In spite of the advances of modern engineering technology, the engine room is still a noisy place when the vessel is at sea. Today, though, all is quiet, with no sign of the 2015 equivalent of Dan MacPhail, the engineer on the Vital Spark, grumbling about all the things that could go wrong.
In fact, these days there doesn’t even need to be a Dan MacPhail, clad in a grease-stained boiler suit, wiping his brow with an oil-soaked rag and emerging every so often to complain to the captain about the latest malfunction. On the Argyle, everything in the engine room can be controlled from the bridge if necessary - though there’s still an extensive control area in the corner of the room, with screens, knobs and buttons aplenty, more reminiscent of Montgomery Scott from Star Trek than Para Handy’s Clyde puffer.
Now, I am not a petrol head, so I won’t trouble you with any of the engines’ technical details, beyond saying that the forward and aft engines combined produce 3,566 brake horse-power - rather more than the 100bhp of the average family car.
Robert points out the clutch and gearbox, and the shafts which lead to the propulsion systems at the bow and stern.
“When a rope got caught in the Bute’s propeller a couple of years ago,” he says, “the propeller stopped turning, but the shaft kept on turning, which straight away created a problem.
“Fortunately we work very closely with our component suppliers - in that particular case the supplier is based in Belgium, and got out to us very quickly.
“Connecting with our suppliers, engine manufacturers and so on is a big thing that people don’t see behind the scenes. In this case, if we need them at the weekend, we could call them on the Saturday and I’d be picking them up from the airport on the Sunday morning.
“If you don’t connect with your suppliers and work with them, that’s when you’ve got a problem.”
Out of the engine room, our next stop is the floor of the dock itself - though not before a quick pause on the dockside, where Gary, Dales’ project manager, is confident: apparently the first of the two ships’ overhauls always takes longer, and he says, with a breezy air, that the Argyle will be ready for a return to service ahead of schedule - and with no night-shift working needed either.
And that’s in spite of the weather: although sea conditions obviously aren’t a problem when the ship’s in dry dock, high winds can, for example, stop dockside cranes lifting and lowering some of the vessel’s components.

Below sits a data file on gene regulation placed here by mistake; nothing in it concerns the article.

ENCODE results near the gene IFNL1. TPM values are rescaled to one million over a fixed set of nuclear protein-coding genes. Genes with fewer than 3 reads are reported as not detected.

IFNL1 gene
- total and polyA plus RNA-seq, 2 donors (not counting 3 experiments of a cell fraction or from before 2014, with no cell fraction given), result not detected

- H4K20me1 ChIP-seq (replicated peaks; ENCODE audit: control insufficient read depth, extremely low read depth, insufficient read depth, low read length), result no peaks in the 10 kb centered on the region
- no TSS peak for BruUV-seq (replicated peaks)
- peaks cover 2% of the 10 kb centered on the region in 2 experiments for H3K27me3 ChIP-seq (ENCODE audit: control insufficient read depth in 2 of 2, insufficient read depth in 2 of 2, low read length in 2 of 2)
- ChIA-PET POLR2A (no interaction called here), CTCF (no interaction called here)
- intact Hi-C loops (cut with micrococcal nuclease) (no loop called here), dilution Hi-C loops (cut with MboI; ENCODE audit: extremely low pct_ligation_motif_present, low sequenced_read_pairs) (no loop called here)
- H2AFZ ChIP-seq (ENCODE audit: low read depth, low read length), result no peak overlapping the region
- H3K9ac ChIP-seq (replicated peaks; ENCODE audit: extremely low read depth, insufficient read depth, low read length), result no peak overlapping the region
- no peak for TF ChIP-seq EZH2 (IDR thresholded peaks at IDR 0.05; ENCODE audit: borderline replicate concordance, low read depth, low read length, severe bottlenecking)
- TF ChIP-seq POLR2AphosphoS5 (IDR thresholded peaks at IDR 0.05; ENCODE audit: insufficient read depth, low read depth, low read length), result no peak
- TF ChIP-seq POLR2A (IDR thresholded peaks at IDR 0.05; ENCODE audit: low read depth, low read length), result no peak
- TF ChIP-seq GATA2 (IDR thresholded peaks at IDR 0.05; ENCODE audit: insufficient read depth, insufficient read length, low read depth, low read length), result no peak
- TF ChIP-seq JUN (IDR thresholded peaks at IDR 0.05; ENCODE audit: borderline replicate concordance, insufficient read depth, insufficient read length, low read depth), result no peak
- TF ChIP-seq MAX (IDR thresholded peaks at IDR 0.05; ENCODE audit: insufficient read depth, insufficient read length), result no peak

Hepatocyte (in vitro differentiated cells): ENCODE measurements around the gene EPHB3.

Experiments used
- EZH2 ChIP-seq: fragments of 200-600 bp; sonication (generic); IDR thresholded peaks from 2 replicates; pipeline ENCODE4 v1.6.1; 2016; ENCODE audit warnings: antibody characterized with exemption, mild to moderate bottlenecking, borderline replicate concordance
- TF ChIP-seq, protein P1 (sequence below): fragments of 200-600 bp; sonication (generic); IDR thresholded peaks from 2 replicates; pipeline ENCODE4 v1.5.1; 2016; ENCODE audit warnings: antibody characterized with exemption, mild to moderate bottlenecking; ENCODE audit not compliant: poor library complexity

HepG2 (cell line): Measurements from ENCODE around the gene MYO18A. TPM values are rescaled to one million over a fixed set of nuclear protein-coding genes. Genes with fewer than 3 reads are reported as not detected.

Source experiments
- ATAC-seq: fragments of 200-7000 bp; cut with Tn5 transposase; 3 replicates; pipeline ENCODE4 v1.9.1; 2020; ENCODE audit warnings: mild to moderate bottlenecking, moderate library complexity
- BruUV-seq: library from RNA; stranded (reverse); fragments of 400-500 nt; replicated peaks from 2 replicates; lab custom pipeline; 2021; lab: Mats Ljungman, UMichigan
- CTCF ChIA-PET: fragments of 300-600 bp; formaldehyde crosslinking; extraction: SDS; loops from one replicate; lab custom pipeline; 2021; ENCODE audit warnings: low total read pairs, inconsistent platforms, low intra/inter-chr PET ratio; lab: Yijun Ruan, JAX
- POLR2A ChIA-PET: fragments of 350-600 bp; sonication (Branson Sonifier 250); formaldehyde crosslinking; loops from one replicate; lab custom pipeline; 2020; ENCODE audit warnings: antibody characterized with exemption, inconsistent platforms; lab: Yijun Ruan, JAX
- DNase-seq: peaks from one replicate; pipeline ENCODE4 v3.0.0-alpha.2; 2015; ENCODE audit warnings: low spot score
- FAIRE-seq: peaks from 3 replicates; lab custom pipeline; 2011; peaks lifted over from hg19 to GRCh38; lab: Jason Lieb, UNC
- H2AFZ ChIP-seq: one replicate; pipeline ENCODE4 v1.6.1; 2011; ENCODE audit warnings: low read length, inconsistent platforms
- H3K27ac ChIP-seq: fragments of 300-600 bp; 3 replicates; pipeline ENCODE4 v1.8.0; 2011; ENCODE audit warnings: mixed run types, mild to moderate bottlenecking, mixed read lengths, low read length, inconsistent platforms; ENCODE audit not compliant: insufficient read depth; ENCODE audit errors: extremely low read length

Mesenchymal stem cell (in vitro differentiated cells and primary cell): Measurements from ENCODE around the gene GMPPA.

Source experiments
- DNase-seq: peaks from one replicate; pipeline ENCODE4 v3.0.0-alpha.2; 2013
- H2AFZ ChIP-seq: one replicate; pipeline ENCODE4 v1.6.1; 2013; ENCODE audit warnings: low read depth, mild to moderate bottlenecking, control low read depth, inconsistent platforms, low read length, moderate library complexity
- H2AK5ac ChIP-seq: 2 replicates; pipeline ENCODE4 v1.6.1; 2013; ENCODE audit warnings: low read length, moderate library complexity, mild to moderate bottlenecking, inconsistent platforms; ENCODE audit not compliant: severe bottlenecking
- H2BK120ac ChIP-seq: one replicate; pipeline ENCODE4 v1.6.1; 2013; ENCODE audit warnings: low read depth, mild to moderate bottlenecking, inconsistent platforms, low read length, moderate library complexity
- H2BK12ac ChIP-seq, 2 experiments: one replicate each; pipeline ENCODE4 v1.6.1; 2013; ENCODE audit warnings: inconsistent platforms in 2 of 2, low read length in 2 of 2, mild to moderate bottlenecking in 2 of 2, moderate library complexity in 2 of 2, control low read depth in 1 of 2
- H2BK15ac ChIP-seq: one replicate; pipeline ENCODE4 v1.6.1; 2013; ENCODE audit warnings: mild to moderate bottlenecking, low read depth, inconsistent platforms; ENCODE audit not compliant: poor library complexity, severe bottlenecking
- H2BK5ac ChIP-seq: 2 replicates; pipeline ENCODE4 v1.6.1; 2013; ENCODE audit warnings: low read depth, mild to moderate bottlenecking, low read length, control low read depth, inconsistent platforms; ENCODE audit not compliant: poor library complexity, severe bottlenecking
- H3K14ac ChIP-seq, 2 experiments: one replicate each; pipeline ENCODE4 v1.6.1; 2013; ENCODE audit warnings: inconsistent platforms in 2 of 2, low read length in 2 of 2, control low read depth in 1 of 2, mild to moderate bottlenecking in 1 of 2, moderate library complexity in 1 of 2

Down on the ‘dock bottom’, as it’s known, is where I realise just how much of a precision job actually dry-docking a ship can be, though Robert is quick to assure me that the Argyle isn’t just resting on apparently random heaps of wood, as appears to be the case from a first unnerving glance.
“When the boat comes into dock,” Robert says, “they give the yard what’s called a ‘docking plan’ showing where all the main members are on the vessel.
“These blocks are not placed in any old way - there are frames, steel bars, going all the way round the vessel like a rib cage, and these blocks are placed right underneath those bars, rather than against the steel plates of the hull.”
Dry-docking also gives the opportunity to apply a new coat of paint to the outside of the vessel - and we’re not just talking cosmetics here. Anti-fouling paint can play a significant role in the smooth running of the ship - it reduces the amount of marine growth which accumulates on the hull and which in turn increases the amount of friction between the ship and the water.
And the effect of that friction is more than you might think. “To take it to an extreme,” Robert says, “one cruise ship where I was engineer wasn’t coated with anti-fouling paint at first. After we put the paint on it reduced the fuel consumption by 30 per cent.
“With the Argyle it’ll be just a few per cent of a difference, but that’s still significant - and for the same reason, the propeller blades will get a polish as well.”
And with the wind getting up, and the light fading, that’s the end of my time on the dock floor - and, after a more few quayside snaps of the ship in the dock, the end of my tour too, leaving the vessel’s crew, and the Garvel work team, to get on with the task of getting the ship ready for her return to service.
And they have no time to lose: most of CalMac’s larger ships have been to Garvel for overhaul at some point in their lives, and indeed the only vessel in the fleet which is too big to fit in the Greenock facility is the new Stornoway ferry, MV Loch Seaforth. With that kind of workload - contracts permitting, of course - it’s comforting to know that while the Argyle, the Bute and many of their fleetmates may not have been built on the Clyde, they are still helping to keep the maritime expertise of the Firth, and of Scotland, alive.